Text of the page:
You can also find new customers by targeting people who've bought products related to your own. Those vegans might not want a leather jacket, but they'll probably be interested in products which meet the highest animal welfare standards. Similarly, someone who spends a lot of money on healthy foods might also be interested in gym and fitness products. If you sell the latter, it could be wise marketing to target people who are buying the former.

Know Where Your Customers Are

These days it's easy to figure out where in the world your website's visitors are located. There are some obvious ways to use these data - for example, if you have different versions of your website for customers in different countries, you can use their location data to redirect them to the correct country-specific site. You could also use their location data to make sure they see prices in the appropriate local currency, including the right amount of tax.

But you can go further than that. Depending on what you sell, you may be able to spot geographical trends in your sales data. Are people from specific countries (or parts of the country) more likely to buy certain products?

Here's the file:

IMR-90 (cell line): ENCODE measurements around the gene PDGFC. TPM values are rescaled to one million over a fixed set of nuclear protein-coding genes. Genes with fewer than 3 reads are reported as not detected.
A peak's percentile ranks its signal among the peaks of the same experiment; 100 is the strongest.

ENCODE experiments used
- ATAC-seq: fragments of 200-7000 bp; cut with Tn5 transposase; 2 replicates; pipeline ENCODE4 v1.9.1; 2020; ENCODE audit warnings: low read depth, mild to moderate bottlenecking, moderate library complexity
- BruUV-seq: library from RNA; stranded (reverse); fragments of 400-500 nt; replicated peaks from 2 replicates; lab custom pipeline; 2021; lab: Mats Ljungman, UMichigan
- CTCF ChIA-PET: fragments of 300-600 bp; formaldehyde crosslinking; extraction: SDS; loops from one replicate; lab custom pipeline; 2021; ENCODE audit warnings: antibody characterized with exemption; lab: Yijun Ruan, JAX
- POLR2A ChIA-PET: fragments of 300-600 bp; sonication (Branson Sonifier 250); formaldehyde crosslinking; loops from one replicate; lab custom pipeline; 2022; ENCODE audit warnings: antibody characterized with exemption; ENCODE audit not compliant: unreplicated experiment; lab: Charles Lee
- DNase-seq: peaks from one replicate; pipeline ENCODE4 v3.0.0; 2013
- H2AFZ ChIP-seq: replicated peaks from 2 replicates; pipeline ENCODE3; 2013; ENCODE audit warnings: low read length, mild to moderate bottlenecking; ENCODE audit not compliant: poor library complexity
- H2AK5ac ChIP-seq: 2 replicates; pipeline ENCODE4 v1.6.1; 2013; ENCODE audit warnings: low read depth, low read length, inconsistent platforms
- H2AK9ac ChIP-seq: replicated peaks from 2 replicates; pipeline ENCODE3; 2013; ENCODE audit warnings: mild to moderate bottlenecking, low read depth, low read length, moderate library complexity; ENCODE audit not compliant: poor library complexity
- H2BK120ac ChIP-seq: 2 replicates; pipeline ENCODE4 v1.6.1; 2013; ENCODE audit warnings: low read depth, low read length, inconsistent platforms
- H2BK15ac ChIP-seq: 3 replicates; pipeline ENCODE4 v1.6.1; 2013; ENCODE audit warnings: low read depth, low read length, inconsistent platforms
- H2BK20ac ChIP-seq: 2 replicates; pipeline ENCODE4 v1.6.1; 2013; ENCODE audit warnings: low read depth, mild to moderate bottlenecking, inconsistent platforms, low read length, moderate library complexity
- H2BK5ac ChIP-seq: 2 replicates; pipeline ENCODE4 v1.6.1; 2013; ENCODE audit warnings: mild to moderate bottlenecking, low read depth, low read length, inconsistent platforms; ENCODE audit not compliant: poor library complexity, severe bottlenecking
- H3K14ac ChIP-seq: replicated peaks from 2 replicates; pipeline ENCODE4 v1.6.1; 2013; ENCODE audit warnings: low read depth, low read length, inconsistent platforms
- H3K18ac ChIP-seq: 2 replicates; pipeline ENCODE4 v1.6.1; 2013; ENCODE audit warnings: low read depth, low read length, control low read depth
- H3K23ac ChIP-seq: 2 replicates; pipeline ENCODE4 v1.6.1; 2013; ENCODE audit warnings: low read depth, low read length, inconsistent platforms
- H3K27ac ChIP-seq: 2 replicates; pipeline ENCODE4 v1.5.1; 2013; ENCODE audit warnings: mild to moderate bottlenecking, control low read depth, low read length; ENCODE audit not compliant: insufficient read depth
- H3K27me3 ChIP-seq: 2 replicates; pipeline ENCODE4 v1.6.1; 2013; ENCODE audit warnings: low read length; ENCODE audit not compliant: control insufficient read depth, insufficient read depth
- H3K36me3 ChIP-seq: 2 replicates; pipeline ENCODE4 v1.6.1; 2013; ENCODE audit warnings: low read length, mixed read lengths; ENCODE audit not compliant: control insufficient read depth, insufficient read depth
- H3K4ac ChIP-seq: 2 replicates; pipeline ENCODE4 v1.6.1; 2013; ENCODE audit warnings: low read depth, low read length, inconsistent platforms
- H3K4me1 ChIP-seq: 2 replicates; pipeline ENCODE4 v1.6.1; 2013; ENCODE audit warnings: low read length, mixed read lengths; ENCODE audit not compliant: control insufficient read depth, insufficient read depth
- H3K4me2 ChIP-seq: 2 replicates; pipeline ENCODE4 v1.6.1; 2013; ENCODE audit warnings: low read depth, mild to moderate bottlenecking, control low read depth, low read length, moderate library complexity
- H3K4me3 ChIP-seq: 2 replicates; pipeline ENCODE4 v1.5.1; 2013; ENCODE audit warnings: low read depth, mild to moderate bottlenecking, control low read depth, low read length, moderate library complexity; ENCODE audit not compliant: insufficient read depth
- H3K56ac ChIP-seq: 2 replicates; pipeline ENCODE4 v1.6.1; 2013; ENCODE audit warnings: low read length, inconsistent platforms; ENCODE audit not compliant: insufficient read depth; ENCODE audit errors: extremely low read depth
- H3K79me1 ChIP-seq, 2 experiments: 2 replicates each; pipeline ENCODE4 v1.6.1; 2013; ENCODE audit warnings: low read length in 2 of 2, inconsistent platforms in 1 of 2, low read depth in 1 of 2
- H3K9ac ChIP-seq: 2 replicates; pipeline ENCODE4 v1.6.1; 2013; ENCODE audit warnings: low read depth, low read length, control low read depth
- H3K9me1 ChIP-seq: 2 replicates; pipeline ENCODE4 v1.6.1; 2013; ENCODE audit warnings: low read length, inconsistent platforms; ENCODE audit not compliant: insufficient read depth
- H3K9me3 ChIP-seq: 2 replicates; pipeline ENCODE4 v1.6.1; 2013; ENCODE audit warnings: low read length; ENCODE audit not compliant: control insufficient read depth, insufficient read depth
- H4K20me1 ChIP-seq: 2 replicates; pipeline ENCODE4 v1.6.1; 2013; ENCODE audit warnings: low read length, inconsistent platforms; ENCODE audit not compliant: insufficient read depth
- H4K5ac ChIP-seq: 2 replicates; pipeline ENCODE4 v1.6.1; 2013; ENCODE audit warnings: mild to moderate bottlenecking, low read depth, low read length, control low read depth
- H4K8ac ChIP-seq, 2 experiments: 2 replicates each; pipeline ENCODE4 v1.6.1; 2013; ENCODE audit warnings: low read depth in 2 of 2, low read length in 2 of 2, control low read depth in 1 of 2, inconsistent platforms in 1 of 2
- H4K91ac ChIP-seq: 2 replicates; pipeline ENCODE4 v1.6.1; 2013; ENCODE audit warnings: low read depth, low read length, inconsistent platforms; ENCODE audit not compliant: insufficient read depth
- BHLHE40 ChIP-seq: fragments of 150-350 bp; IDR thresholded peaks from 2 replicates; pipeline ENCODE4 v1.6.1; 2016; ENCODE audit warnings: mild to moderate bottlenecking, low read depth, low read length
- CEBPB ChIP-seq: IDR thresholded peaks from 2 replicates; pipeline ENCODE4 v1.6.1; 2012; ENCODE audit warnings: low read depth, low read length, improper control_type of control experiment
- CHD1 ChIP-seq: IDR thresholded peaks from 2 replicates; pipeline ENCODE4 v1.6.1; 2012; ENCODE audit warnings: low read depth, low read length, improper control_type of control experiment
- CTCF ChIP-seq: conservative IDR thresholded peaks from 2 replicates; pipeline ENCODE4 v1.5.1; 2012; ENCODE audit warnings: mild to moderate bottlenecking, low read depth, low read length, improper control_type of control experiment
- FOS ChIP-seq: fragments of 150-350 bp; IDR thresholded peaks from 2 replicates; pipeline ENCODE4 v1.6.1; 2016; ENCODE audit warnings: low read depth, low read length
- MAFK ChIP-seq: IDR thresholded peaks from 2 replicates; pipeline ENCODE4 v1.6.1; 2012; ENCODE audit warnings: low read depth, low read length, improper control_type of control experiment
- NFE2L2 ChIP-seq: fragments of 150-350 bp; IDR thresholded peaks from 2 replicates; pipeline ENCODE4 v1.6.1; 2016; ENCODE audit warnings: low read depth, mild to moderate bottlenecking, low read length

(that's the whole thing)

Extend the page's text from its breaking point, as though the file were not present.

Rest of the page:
For example, if you run an online clothing store, you're going to have an easier time selling coats and jackets to people in New York than people in Los Angeles. If you know where your users are located, you can personalize what they see on your site - for example in a "recommended products" section - and nudge them towards products that make sense for their location.

The company VWO used location data to their advantage when recruiting new team members. They're based in Delhi, so they added a small chicklet on their homepage which noted they were hiring, but only showed it to visitors from India:

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This unobtrusive notice improved click-throughs to their Careers page by 147%. In their own words: "[not only does this show] the attention grabbing power of a chicklet...but [this is] an example of effectively showing specific content to specific audiences."

It used to be the case that "if you attempt to appeal to everybody, you’ll appeal to no-one." With behavioral targeting, this isn’t as true as it used to be. By fine-tuning your marketing based on the observed behavior of specific customers, you can appeal to (almost) everybody - by making a different, personalized appeal to each individual customer.